Accessibility

Pub Perspective: Begin next authorization preparation now

Posted on September 24, 2012 by Frank Di Giacomo, Publisher

Yes, we just got an authorization bill, and the industry should celebrate that. After all, a few short weeks ago, our federal program stood on the edge of oblivion, as many in the House majority wanted to take the Mass Transit Account and give it to highways. Yet, because this new bill is only a two-year authorization, we need to get ready for the next one — starting now.

Rushed through
Moving Ahead for Progress in the 21st Century (MAP-21) was legislation that almost caught everyone by surprise. The Senate had all the momentum and was working on a bipartisan bill. The revenue sources were always a problem, but even those were worked on in a bipartisan way. Maybe because everyone in the House runs for re-election, or some in the leadership really understand that a few had some pretty radical ideas among their ranks and were ready to carry them out if they got the chance, or even because those radicals didn’t understand their ideas were going to meet pretty strong opposition even within their own majority, the House never seemed like it was going to pass anything. Then the Senate saw an opportunity to put pressure on the other chamber, and combined with increasing voter frustration that the House was not focused on jobs and a looming election, suddenly a bill was rushed through the last days of the Congressional session.

Much was left unfinished, however, and because the bill was rushed, a technical corrections bill is coming; maybe even by the time you read this. For example, even though both sides agreed to a Small Starts program authorized at $150 million per year, it never showed up in the text of the bill they passed.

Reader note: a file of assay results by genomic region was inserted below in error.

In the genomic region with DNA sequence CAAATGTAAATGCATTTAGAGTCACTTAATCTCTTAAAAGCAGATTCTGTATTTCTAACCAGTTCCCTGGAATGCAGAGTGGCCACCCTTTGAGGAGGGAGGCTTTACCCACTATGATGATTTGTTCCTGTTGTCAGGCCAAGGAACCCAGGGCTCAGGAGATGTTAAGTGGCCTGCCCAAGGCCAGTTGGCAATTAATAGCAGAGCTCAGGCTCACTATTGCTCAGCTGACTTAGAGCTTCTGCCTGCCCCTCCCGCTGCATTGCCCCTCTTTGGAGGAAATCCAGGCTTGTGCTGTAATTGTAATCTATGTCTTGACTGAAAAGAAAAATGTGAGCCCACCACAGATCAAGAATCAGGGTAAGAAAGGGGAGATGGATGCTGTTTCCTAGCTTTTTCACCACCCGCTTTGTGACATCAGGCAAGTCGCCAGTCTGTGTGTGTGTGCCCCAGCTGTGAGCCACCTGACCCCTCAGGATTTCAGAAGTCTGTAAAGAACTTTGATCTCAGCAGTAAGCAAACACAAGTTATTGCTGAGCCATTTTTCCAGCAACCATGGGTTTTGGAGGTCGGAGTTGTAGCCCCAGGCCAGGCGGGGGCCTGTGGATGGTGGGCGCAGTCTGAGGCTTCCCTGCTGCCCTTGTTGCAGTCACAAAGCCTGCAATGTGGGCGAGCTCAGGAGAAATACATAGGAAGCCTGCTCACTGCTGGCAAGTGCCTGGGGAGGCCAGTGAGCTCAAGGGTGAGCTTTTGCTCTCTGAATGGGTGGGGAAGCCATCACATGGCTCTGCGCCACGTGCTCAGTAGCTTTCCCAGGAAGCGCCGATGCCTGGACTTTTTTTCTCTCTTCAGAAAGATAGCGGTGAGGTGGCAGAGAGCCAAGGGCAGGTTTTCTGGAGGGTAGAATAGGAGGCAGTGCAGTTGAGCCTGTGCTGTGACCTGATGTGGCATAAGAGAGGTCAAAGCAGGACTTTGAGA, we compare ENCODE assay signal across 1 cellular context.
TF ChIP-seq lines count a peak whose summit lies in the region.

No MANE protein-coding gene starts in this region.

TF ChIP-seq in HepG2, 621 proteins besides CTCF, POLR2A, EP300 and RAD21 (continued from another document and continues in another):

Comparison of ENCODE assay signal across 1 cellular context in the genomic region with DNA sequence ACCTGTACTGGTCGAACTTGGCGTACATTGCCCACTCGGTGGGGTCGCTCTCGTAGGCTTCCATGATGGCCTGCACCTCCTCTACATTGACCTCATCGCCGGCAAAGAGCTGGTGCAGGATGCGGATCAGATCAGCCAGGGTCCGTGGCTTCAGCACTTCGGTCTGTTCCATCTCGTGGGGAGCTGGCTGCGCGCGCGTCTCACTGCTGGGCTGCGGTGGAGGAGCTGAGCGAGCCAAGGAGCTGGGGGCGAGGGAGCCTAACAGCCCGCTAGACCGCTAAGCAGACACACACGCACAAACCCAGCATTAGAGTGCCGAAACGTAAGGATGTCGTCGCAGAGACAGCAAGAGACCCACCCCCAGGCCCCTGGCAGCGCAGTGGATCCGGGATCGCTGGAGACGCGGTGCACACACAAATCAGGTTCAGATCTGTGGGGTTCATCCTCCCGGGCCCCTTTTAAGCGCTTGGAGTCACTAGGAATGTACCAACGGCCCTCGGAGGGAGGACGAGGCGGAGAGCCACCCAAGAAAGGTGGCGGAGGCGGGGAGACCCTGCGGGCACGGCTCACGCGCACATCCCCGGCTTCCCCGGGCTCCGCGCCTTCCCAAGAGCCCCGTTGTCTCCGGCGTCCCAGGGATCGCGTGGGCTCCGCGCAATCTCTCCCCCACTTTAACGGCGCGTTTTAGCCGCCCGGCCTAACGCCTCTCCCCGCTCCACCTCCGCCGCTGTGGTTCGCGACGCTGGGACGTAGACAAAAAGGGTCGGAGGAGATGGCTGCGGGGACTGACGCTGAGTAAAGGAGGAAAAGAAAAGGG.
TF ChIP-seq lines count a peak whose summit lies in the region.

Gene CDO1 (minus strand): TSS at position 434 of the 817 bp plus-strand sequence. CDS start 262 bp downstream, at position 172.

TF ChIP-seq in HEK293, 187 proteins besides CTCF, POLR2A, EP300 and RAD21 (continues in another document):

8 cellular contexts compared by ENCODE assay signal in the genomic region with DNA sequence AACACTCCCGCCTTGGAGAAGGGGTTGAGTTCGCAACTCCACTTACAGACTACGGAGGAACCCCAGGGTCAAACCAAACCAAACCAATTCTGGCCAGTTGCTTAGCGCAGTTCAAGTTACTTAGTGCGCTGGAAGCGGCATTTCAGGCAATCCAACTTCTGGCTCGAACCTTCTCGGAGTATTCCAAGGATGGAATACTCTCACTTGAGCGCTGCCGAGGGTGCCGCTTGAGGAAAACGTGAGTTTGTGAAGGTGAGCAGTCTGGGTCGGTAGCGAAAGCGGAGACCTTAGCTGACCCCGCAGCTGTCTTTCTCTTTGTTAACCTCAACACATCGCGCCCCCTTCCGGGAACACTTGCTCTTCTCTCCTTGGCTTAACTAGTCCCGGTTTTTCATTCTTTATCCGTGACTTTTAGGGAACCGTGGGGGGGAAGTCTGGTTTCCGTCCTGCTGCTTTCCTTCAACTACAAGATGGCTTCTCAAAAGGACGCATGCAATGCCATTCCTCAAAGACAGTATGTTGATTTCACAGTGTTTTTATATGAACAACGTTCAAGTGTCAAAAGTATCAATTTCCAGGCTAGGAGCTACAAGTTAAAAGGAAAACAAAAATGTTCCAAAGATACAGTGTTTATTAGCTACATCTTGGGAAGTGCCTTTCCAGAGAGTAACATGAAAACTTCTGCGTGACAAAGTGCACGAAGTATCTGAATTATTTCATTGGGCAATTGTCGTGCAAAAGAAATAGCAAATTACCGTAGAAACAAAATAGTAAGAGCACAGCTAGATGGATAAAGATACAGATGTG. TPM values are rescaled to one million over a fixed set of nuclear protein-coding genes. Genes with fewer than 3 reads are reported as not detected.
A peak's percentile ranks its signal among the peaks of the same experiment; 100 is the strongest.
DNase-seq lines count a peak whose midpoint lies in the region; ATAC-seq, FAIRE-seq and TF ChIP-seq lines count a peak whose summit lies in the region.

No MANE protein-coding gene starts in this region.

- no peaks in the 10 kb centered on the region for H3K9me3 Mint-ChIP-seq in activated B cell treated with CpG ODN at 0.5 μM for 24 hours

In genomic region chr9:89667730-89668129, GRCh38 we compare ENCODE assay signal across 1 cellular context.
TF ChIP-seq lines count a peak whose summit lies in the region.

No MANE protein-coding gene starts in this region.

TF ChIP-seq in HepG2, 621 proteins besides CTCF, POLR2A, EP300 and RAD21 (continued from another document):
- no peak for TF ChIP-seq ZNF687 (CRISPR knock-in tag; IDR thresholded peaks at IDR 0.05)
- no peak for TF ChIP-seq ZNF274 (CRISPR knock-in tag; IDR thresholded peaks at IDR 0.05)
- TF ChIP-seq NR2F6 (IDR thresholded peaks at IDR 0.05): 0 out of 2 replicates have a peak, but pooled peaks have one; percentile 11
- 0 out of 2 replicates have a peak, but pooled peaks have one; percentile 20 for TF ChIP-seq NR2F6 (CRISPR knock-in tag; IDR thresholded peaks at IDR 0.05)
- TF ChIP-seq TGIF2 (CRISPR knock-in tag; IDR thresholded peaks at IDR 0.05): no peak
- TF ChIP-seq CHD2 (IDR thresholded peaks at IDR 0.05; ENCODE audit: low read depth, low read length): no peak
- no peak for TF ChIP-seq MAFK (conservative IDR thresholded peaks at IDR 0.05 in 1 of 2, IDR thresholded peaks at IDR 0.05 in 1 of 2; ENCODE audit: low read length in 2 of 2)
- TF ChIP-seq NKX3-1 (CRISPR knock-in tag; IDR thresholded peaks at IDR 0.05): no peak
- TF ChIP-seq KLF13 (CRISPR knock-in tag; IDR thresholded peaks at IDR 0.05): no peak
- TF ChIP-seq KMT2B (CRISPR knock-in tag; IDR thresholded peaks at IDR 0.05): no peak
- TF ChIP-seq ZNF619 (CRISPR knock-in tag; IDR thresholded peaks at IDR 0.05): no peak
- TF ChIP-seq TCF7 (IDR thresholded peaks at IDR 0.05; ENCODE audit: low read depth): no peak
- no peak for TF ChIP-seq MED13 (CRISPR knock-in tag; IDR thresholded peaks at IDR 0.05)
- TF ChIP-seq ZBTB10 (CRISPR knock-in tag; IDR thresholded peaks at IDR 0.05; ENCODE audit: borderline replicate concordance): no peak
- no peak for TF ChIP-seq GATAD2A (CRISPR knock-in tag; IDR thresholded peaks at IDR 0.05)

Less than desirable
This also illustrates that the bill is less than desirable by most who have read it, not least because there is still not enough money dedicated to the highway and transit programs. It remains the most important thing the industry can work on, so the next bill restores the funding guarantees that the two authorizations before MAP-21 had included.

A lot will be dictated by the outcome of the election, which is also why we need to start making, or rather restating, the case for public transportation investment. It took a while for the industry to develop the consensus of positions that led to MAP-21. We need to make sure we stay together on the next one; which means now. After all, the industry took almost two years to discuss, draft and adopt the industry’s positions. This time it will likely be harder.

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